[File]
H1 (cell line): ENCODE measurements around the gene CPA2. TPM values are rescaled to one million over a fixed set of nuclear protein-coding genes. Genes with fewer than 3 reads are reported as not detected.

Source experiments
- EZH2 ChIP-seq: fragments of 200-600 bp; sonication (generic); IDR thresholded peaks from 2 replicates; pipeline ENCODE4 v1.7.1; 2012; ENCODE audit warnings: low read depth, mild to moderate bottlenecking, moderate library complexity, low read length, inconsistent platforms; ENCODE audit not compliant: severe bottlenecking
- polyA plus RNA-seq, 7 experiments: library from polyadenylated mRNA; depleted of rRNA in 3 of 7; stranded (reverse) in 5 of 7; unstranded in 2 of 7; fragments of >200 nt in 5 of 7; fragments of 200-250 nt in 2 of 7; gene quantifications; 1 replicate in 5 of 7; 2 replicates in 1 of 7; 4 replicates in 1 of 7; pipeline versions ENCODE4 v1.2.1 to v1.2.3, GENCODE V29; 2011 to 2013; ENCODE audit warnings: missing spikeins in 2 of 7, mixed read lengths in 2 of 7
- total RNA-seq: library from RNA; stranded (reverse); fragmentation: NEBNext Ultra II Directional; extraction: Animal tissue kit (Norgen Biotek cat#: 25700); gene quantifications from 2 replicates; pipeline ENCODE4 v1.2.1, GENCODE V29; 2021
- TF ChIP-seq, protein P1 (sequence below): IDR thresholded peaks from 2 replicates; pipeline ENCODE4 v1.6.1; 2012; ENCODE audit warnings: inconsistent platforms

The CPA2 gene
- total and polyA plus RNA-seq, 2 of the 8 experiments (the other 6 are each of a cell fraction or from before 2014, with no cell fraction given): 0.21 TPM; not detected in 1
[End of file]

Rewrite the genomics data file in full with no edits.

H1 (cell line): ENCODE measurements around the gene CPA2. TPM values are rescaled to one million over a fixed set of nuclear protein-coding genes. Genes with fewer than 3 reads are reported as not detected.

Source experiments
- EZH2 ChIP-seq: fragments of 200-600 bp; sonication (generic); IDR thresholded peaks from 2 replicates; pipeline ENCODE4 v1.7.1; 2012; ENCODE audit warnings: low read depth, mild to moderate bottlenecking, moderate library complexity, low read length, inconsistent platforms; ENCODE audit not compliant: severe bottlenecking
- polyA plus RNA-seq, 7 experiments: library from polyadenylated mRNA; depleted of rRNA in 3 of 7; stranded (reverse) in 5 of 7; unstranded in 2 of 7; fragments of >200 nt in 5 of 7; fragments of 200-250 nt in 2 of 7; gene quantifications; 1 replicate in 5 of 7; 2 replicates in 1 of 7; 4 replicates in 1 of 7; pipeline versions ENCODE4 v1.2.1 to v1.2.3, GENCODE V29; 2011 to 2013; ENCODE audit warnings: missing spikeins in 2 of 7, mixed read lengths in 2 of 7
- total RNA-seq: library from RNA; stranded (reverse); fragmentation: NEBNext Ultra II Directional; extraction: Animal tissue kit (Norgen Biotek cat#: 25700); gene quantifications from 2 replicates; pipeline ENCODE4 v1.2.1, GENCODE V29; 2021
- TF ChIP-seq, protein P1 (sequence below): IDR thresholded peaks from 2 replicates; pipeline ENCODE4 v1.6.1; 2012; ENCODE audit warnings: inconsistent platforms

The CPA2 gene
- total and polyA plus RNA-seq, 2 of the 8 experiments (the other 6 are each of a cell fraction or from before 2014, with no cell fraction given): 0.21 TPM; not detected in 1